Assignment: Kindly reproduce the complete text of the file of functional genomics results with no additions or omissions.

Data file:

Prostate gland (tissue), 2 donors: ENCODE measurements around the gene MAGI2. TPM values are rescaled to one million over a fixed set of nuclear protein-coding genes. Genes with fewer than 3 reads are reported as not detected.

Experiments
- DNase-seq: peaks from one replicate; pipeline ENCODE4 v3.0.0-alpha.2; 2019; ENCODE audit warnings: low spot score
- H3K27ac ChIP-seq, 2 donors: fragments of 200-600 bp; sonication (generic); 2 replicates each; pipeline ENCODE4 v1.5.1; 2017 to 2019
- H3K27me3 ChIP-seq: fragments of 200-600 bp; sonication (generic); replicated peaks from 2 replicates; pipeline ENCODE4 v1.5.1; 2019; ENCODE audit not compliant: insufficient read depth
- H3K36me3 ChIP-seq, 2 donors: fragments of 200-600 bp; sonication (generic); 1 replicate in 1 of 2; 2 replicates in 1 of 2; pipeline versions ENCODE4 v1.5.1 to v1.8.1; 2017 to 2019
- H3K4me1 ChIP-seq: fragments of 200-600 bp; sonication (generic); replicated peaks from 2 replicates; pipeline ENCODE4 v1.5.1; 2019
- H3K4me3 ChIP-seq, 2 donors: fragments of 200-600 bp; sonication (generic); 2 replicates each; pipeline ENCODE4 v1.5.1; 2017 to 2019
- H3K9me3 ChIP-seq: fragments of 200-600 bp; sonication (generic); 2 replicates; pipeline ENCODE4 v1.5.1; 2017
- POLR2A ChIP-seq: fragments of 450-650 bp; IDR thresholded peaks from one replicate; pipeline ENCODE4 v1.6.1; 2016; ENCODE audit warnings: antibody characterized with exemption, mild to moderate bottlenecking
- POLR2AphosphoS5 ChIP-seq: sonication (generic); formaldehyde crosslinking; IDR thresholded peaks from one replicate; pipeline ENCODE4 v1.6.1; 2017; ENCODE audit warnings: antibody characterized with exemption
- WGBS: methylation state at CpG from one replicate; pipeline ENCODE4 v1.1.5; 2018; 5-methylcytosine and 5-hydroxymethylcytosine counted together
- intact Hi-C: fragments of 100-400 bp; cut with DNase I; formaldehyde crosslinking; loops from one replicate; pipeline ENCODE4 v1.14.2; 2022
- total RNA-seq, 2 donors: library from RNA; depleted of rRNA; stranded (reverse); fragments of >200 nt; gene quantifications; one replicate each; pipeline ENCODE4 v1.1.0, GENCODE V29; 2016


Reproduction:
Prostate gland (tissue), 2 donors: ENCODE measurements around the gene MAGI2. TPM values are rescaled to one million over a fixed set of nuclear protein-coding genes. Genes with fewer than 3 reads are reported as not detected.

Experiments
- DNase-seq: peaks from one replicate; pipeline ENCODE4 v3.0.0-alpha.2; 2019; ENCODE audit warnings: low spot score
- H3K27ac ChIP-seq, 2 donors: fragments of 200-600 bp; sonication (generic); 2 replicates each; pipeline ENCODE4 v1.5.1; 2017 to 2019
- H3K27me3 ChIP-seq: fragments of 200-600 bp; sonication (generic); replicated peaks from 2 replicates; pipeline ENCODE4 v1.5.1; 2019; ENCODE audit not compliant: insufficient read depth
- H3K36me3 ChIP-seq, 2 donors: fragments of 200-600 bp; sonication (generic); 1 replicate in 1 of 2; 2 replicates in 1 of 2; pipeline versions ENCODE4 v1.5.1 to v1.8.1; 2017 to 2019
- H3K4me1 ChIP-seq: fragments of 200-600 bp; sonication (generic); replicated peaks from 2 replicates; pipeline ENCODE4 v1.5.1; 2019
- H3K4me3 ChIP-seq, 2 donors: fragments of 200-600 bp; sonication (generic); 2 replicates each; pipeline ENCODE4 v1.5.1; 2017 to 2019
- H3K9me3 ChIP-seq: fragments of 200-600 bp; sonication (generic); 2 replicates; pipeline ENCODE4 v1.5.1; 2017
- POLR2A ChIP-seq: fragments of 450-650 bp; IDR thresholded peaks from one replicate; pipeline ENCODE4 v1.6.1; 2016; ENCODE audit warnings: antibody characterized with exemption, mild to moderate bottlenecking
- POLR2AphosphoS5 ChIP-seq: sonication (generic); formaldehyde crosslinking; IDR thresholded peaks from one replicate; pipeline ENCODE4 v1.6.1; 2017; ENCODE audit warnings: antibody characterized with exemption
- WGBS: methylation state at CpG from one replicate; pipeline ENCODE4 v1.1.5; 2018; 5-methylcytosine and 5-hydroxymethylcytosine counted together
- intact Hi-C: fragments of 100-400 bp; cut with DNase I; formaldehyde crosslinking; loops from one replicate; pipeline ENCODE4 v1.14.2; 2022
- total RNA-seq, 2 donors: library from RNA; depleted of rRNA; stranded (reverse); fragments of >200 nt; gene quantifications; one replicate each; pipeline ENCODE4 v1.1.0, GENCODE V29; 2016